The Vincentian Family is already a significant player as a global leader in delivering charity across the world. My ambition, if you will, is that we find a repository to pool our experience, to reflect on it, and then to act within the big institutions of power around the world like the U.N., the E.U., and the World Bank.
Why do you do this?
Because I am a fool… I was a seminarian in college and theology. I left and came to London to teach. Cardinal Basil Hume encouraged me to volunteer. I did—at a place called the Passage–where I first encountered the Vincentian charism, working with homeless with the Daughters of Charity. I thought their idea of action as a form of spirituality was something missing in my life. I found my vocation was working with the homeless and it continues to get me up every morning even today.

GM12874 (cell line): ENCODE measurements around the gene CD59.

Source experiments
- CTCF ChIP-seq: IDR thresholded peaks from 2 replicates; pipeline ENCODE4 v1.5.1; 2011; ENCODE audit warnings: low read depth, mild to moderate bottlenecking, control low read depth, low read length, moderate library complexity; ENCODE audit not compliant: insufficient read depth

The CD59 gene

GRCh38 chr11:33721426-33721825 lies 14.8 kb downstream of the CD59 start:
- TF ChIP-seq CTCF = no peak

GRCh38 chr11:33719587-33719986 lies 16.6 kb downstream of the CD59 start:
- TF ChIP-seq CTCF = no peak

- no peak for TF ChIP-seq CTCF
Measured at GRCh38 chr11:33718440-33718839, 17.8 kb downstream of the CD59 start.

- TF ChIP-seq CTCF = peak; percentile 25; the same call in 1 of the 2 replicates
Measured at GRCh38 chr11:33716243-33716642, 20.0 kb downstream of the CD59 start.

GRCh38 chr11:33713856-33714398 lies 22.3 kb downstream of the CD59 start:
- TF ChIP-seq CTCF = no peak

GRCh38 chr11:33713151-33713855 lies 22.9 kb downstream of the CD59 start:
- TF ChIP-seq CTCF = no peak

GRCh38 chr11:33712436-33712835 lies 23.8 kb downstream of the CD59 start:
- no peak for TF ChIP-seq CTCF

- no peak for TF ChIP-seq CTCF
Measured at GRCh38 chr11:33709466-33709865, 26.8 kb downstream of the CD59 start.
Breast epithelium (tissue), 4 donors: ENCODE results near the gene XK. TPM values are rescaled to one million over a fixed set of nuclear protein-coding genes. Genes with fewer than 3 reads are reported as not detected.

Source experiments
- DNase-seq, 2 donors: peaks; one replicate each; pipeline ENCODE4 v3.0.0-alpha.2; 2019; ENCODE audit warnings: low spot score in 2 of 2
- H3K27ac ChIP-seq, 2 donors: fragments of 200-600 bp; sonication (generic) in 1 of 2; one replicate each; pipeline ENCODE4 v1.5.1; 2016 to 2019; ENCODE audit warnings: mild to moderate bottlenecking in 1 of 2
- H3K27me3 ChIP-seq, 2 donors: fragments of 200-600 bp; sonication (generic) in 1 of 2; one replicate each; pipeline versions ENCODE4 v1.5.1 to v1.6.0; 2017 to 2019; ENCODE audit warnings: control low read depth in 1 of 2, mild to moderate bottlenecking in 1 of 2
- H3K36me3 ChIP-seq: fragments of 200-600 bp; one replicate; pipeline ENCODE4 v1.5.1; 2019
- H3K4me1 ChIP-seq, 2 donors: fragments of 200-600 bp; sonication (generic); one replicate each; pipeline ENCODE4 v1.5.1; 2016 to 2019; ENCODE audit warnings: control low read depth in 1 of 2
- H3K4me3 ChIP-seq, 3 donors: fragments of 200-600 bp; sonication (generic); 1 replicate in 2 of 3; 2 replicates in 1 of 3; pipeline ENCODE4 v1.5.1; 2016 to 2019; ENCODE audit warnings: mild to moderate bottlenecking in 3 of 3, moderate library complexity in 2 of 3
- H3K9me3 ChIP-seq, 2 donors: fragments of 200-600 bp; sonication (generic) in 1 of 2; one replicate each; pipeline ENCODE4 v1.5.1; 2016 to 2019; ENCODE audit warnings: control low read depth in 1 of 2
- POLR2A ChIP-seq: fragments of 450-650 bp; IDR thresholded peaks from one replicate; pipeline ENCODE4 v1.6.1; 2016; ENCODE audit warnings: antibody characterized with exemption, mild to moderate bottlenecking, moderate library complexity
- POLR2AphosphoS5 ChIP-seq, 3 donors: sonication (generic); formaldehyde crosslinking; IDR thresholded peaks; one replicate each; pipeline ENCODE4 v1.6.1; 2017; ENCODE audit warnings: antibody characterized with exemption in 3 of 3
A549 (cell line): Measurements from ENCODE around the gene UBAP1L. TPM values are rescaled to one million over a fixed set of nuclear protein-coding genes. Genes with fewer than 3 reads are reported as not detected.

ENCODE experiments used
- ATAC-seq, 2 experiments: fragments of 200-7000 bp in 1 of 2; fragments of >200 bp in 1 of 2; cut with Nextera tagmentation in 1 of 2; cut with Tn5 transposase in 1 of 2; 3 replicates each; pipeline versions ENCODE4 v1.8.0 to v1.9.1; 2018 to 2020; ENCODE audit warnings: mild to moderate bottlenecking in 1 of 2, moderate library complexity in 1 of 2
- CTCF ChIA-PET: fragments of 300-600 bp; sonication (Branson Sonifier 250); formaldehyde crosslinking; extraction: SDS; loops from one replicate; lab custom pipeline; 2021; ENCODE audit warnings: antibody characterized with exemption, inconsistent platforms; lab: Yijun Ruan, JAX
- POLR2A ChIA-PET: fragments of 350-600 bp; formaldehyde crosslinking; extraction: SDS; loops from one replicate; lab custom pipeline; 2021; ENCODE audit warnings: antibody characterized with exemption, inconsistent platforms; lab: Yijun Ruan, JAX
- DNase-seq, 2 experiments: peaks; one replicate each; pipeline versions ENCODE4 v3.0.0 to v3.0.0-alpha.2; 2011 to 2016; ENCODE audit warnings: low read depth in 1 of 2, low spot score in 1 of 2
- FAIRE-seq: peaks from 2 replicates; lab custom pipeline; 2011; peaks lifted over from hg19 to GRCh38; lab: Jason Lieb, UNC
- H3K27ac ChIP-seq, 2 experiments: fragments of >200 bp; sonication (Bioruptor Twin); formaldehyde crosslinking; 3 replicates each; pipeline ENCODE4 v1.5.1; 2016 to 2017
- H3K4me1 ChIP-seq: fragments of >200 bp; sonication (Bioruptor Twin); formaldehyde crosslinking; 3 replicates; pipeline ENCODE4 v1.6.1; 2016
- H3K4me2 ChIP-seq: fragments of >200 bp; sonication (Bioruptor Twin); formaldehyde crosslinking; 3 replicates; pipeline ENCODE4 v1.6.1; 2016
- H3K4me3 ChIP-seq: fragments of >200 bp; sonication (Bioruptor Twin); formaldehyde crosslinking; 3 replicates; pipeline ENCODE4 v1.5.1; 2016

Who is Vincent for you personally?
Vincent is my hero, my inspiration, a man of deep vocation, a visionary, a man who was practical and somebody who had a spirituality based on action. In truth, I think that is the main attraction for me—is that idea of action, doing things for people, especially for poor people. There is a story told by an old monsignor. There are two ways people come to God. The first is that people are very spiritual and come to God reflecting on that spirituality and turn it into action. The other kind are people who feel heavily called to action and on refection become spiritual. I think I fall into that latter category as somebody who needs things to do, then thinks about them—that is how God becomes present to me.
One more thing…
All we ever do within the Vincentian Family is carry the bar, carry it for our lap around, then we have to hand it over. All of us have to reflect on that business of handing it over. It is all about legacy—the one crucial thing: how will our Vincentian charism be present and available to the next generation?